Here is one of the most ambitious films of all-time. That isn’t hyperbole; it’s fact. That the film doesn’t fall flat on its face by the end of its interweaving 163 minutes is enough to get me to say, “See this movie now,” but even if it did, I would probably recommend seeing it anyway. After all, that way, you’ll better understand why people on both sides of critical opinion feel the way they do about it.
First of all, let me just say that I think this is the best movie the Wachowskis, Andy and Lana, have ever done. (And yes, that includes “The Matrix.”) And mixing their own brand of visual storytelling with the more ponderous moods of co-writer and co-director Tom Tykwer (“Run Lola Run,” “Perfume: The Story of a Murderer”) makes for a startling narrative experience in and of itself. This is not a case of having too many cooks in the kitchen; with six, equally-complicated stories to tell (from David Mitchell’s novel, which was considered “unfilmable”), the more the merrier, in fact.
This is a film that demands multiple viewings, and– I’m sure –rewards them as well. (I’ve only seen it once, thus far.) Its scope is, truly, epic, as it weaves between six, separate (yet, oddly interlocking) stories of love, death, betrayal, hope, and everything in between. All of these stories deal with fundamental human nature, and choice. The choices we make for love, for fame, for the betterment of mankind. This is a movie about big events, but brought down to a personal level that recalls a symphony, which can start dramatically; will occasionally go through lulls and moments of repetition; and later achieves an almost tranquil thoughtfulness, before reaching a finale that can be as exhilarating in its emotional impact as it is in its technicality. That is “Cloud Atlas” in a nutshell.
The musical comparison is important in another way, because music plays a powerful part in the film itself. The score is by Reinhold Heil, Johnny Klimek, and co-director Tom Tykwer, who himself, wrote the “Cloud Atlas Sextet,” the composition that plays an important part in one of the film’s stories, where a young man (Ben Whishaw) leaves his lover (James D’Arcy) to serve as apprentice to a great composer (Jim Broadbent), and is so inspired that he writes the “Sextet,” which his mentor considers a masterwork, and threatens to take as his own. But no great score can be boiled down to just one composition, although Tykwer’s “Cloud Atlas Sextet” is the piece from which the entire soundtrack eminates, and the result is the most thrilling use of music by any film this year, and in fact, in a good many years. The last time a score had such a profound impact on the overall effect of the film itself was in 2006’s “The Fountain,” which was another film about interlocking stories from different points in human history.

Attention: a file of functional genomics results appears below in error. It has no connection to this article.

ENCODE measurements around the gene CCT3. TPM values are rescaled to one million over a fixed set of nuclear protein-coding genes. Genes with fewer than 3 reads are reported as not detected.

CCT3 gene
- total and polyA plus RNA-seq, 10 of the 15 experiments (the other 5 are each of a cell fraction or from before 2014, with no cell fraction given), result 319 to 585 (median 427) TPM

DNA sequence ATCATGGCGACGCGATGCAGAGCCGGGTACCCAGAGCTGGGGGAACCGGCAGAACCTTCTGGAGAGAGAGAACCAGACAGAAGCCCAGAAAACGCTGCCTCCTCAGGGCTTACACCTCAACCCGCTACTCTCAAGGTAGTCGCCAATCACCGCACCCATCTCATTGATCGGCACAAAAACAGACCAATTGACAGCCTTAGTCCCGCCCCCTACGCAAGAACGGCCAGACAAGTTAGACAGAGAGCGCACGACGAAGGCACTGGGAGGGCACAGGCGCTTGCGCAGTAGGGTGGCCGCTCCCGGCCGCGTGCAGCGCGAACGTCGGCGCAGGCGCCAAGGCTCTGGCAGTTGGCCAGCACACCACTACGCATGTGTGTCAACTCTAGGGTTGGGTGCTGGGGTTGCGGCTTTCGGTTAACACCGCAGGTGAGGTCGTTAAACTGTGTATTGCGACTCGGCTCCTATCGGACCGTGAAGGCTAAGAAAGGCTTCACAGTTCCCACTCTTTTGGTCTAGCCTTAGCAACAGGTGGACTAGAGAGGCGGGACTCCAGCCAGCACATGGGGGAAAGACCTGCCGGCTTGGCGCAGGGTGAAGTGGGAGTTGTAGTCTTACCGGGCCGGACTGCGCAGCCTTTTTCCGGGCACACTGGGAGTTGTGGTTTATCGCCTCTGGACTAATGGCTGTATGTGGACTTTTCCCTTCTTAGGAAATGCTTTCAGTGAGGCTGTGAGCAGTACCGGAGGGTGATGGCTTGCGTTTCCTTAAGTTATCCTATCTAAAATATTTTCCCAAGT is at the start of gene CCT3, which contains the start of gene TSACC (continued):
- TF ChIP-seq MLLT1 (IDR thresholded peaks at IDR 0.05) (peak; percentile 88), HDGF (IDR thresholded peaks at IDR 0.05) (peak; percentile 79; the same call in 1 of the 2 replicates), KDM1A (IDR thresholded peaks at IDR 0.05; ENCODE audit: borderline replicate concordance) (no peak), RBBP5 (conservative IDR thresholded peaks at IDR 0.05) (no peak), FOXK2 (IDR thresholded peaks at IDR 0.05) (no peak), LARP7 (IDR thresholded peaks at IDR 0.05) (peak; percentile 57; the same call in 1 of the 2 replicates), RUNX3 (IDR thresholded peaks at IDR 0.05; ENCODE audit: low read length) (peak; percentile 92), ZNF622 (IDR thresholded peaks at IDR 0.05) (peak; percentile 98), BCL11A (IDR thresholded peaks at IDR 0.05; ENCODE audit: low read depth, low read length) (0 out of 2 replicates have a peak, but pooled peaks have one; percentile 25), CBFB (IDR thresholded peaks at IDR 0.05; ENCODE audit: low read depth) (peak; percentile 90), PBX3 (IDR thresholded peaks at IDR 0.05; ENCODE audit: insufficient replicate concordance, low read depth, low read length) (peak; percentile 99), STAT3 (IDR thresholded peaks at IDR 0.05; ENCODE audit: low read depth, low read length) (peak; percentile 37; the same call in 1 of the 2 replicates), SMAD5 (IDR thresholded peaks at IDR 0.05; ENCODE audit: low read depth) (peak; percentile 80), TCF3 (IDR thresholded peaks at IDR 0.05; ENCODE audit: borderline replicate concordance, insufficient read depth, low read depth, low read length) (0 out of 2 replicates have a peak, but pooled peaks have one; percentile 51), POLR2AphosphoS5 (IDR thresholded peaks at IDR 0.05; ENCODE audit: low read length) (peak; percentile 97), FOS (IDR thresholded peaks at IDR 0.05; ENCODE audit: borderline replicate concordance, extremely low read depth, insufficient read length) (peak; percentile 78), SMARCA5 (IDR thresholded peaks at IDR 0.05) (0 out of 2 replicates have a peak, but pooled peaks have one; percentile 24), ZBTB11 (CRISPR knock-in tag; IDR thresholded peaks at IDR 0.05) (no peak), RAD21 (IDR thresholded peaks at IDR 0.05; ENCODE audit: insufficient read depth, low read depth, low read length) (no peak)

The film covers hundreds of years, as far back as 1849, and as far forward as 2346. The filmmakers move between these stories with a remarkable ease that recalls D.W. Griffith’s landmark, “Intolerance.” Film editing has rarely been so brilliantly utilized to meld theme and story within separate stories as it is here, and the cinematography by John Toll and Frank Griebe is masterful in how much it contributes to the storytelling beyond merely being images on a screen. This is a great film to hear and watch, although on that end, only the 2346 story (where Tom Hanks and Halle Berry go searching for answers to the world’s questions in a desolate, violent land) suffers, but that’s because the language the characters speak in is practically indecipherable; it has elements of English, but is a more feral version. Kudos to Hanks and Berry, however (both of whom have multiple roles in the film, along with many of the other actors), for being able to let us inside their character’s heads nonetheless, and allow us to care about the outcome of their story.
I haven’t gone into much depth about the actors, yet, because that’s a very slippery slope to discuss. As I said, most of the main actors play multiple roles, some of which are, in fact, multiple variations on a single person. This is never more true than it is with Broadbent and Hugo Weaving. Broadbent plays a similar character in each of the stories we see him name, an older individual who serves as something as a mentor to others; though excellent in the film as a whole, Broadbent is best as the composer I mentioned earlier, as well as a book editor who ends up in a retirement home, and tries to escape with some of his fellow residents. Weaving (a Wachowski veteran from the “Matrix” trilogy and “V for Vendetta”) has an even showier job, and does a magnificent job, essentially playing a malevolent force in each story, forcing the characters to make difficult decisions. In the 2346 story, he has the strongest impact as a devil-like character that tempts Hanks’s character with wickedness. It’s a truly indelible role.
However, the most unforgettable performance is turned in by Doona Bae as Sonmi-451, a clone in the 2144 storyline that discovers the true nature of her world, and is recruited to change it. We see her, primarily, during an interrogation telling her story. She is, in essence, the beating heart of the entire movie, and another character in the Wachowskis’s filmmography that becomes a symbol for change in the world they create. Whether it’s Neo from the “Matrix” movies, V from “V for Vendetta,” or Speed from their underrated “Speed Racer,” that’s ultimately what drives the Wachowskis as filmmakers, and that’s especially true in “Cloud Atlas,” in which they themselves– along with co-director Tykwer –create a grand, cinematic tone poem that, like its most memorable characters, sets out to change our perception of what the world is capable of. It’s not an easy feat, and these three haven’t made an easy movie. Don’t expect to understand it fully the first time around. I certainly don’t think I have.